Politics

40% Of Credit Card Debt Holders Don’t Know Their Interest Rate


Do you know the interest rate on your credit cards? If you don’t, you’re not alone. Some 40 percent of Americans with credit card debt do not know what interest rate they are paying on that debt, according to a new Bankrate report. 

“As much as we have heard about record-low rates on other products, credit card rates are already high and are probably heading higher,” said Ted Rossman, senior industry analyst at Bankrate and CreditCards.com, in a CNBC report.

The average credit card rate is 16.3 percent, according to Bankrate. But expect that to rise to an average of 17 percent by the end of 2022 after the Federal Reserve raises interest rates, Rossman said.

If you have bad credit, you’ll pay even more. Roughly 25 percent of credit card borrowers pay an annual percentage rate (APR) between 20 percent and 29 percent, according to LendingTree. And 9 percent had an APR higher than 30 percent.

You can call your credit card company and request a lower interest rate. If you are in good standing with them, they might drop it.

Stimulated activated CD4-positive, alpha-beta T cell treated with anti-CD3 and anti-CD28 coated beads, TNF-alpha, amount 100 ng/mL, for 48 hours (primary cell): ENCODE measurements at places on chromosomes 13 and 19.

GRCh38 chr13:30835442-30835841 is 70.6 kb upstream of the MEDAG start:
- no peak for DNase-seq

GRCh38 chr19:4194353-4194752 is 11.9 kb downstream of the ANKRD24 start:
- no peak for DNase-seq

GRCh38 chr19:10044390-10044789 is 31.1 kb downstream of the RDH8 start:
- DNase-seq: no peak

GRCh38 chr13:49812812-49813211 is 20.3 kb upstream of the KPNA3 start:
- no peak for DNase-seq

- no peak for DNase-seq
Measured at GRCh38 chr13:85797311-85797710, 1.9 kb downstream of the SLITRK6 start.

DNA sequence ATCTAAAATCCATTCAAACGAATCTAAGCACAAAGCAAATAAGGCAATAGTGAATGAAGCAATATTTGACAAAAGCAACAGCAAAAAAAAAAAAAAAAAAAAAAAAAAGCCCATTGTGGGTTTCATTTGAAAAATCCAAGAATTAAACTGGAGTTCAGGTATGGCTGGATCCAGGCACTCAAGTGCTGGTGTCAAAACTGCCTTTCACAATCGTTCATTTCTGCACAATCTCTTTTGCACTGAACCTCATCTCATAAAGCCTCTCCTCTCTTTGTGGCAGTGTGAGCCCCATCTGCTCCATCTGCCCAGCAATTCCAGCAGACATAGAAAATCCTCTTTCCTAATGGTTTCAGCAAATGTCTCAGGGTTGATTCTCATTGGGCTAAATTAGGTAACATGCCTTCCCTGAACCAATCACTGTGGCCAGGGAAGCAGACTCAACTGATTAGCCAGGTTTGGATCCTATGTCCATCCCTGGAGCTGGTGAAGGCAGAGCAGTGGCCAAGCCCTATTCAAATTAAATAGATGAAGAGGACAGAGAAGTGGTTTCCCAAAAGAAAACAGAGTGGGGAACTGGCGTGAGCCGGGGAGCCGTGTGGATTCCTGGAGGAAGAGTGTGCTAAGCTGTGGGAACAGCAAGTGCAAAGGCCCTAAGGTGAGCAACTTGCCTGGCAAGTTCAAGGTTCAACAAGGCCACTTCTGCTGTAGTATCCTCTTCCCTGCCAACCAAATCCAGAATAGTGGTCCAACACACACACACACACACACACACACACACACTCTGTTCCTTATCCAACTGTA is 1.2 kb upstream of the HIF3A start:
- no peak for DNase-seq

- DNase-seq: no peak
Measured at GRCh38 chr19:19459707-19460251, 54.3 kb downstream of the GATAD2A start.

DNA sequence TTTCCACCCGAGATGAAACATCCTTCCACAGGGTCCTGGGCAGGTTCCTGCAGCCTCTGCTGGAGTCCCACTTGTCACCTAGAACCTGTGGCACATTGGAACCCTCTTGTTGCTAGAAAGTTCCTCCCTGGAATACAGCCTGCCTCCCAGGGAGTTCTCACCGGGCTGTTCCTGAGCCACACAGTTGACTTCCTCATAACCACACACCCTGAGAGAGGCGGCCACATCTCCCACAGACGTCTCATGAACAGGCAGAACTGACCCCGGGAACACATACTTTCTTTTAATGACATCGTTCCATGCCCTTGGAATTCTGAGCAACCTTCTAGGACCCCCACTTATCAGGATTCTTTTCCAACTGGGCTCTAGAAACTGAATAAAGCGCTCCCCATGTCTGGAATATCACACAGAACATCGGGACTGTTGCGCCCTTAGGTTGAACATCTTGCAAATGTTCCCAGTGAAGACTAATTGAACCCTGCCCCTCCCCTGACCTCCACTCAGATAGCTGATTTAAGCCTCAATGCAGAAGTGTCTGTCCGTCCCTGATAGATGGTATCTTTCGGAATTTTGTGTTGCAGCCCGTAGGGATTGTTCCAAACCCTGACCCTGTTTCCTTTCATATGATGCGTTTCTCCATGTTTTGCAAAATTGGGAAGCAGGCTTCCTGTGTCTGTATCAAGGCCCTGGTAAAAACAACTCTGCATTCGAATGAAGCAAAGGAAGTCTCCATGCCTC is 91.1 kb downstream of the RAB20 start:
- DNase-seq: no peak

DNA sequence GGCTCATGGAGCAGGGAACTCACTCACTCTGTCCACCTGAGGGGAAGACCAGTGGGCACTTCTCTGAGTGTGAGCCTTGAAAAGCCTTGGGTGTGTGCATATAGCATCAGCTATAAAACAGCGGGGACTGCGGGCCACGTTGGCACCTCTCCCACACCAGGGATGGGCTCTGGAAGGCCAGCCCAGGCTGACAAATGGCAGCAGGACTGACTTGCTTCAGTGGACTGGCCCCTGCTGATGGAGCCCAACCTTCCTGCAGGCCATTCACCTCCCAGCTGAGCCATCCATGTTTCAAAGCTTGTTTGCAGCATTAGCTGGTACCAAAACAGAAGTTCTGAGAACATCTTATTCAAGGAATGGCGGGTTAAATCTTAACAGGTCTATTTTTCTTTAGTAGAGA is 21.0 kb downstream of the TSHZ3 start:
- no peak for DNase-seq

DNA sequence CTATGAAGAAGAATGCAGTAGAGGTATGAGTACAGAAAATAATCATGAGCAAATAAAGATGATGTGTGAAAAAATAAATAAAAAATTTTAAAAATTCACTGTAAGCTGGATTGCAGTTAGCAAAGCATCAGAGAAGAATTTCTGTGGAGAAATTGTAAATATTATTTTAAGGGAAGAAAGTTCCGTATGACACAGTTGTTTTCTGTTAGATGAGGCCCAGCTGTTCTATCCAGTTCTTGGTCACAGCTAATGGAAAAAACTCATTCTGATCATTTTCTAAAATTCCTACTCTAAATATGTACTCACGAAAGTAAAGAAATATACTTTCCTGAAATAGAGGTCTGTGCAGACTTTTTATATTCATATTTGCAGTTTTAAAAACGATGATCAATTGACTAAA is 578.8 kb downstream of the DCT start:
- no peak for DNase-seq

Knowing the interest rate on your credit card debt is essential, especially if you carry a high balance, which is true for many Americans — one in three overspent during the holidays.

About a third of consumers were more than $1,000 in debt, according to a report by WalletHub. 

Credit cards are one of the most expensive ways to borrow, CNBC reported.

Despite Americans having high credit card debt, balances carried from month to month are down significantly — almost 14 percent — from a year earlier, falling to $357 billion as of September 2021, according to NerdWallet’s annual look at credit card and other forms of household debt.

Listen to GHOGH with Jamarlin Martin | Episode 74: Jamarlin Martin Jamarlin returns for a new season of the GHOGH podcast to discuss Bitcoin, bubbles, and Biden. He talks about the risk factors for Bitcoin as an investment asset including origin risk, speculative market structure, regulatory, and environment. Are broader financial markets in a massive speculative bubble?

Photo: Atstock Productions, iStock, https://www.istockphoto.com/portfolio/Kritchanut?mediatype=photography 



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